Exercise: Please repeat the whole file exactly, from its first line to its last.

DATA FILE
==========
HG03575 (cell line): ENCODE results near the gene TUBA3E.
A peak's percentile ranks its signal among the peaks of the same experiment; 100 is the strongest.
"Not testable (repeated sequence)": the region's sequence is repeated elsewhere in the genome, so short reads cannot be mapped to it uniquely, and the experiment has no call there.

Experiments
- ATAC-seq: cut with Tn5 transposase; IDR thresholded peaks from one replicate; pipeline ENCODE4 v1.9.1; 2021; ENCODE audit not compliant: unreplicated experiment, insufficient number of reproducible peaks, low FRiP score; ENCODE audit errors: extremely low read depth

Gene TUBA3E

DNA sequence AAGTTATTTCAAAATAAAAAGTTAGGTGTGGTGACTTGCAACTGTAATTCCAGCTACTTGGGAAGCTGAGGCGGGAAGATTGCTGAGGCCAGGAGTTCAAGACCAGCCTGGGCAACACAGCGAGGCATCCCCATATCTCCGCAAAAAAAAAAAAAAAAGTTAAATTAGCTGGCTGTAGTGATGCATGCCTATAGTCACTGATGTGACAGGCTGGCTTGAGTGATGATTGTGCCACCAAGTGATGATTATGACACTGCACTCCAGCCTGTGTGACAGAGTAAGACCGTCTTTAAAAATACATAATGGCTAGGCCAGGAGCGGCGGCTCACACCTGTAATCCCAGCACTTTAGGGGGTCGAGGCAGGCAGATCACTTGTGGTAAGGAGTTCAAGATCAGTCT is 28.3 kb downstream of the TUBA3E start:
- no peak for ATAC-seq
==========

HG03575 (cell line): ENCODE results near the gene TUBA3E.
A peak's percentile ranks its signal among the peaks of the same experiment; 100 is the strongest.
"Not testable (repeated sequence)": the region's sequence is repeated elsewhere in the genome, so short reads cannot be mapped to it uniquely, and the experiment has no call there.

Experiments
- ATAC-seq: cut with Tn5 transposase; IDR thresholded peaks from one replicate; pipeline ENCODE4 v1.9.1; 2021; ENCODE audit not compliant: unreplicated experiment, insufficient number of reproducible peaks, low FRiP score; ENCODE audit errors: extremely low read depth

Gene TUBA3E

DNA sequence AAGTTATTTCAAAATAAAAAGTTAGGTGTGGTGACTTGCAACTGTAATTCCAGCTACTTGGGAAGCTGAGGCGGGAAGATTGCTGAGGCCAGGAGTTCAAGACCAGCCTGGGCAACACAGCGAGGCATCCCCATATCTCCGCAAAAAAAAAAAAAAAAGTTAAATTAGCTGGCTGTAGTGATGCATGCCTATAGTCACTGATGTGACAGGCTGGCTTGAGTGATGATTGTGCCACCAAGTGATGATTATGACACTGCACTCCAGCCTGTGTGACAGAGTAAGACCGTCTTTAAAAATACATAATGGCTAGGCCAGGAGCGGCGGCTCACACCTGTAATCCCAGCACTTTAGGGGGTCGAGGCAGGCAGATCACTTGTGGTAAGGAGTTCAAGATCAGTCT is 28.3 kb downstream of the TUBA3E start:
- no peak for ATAC-seq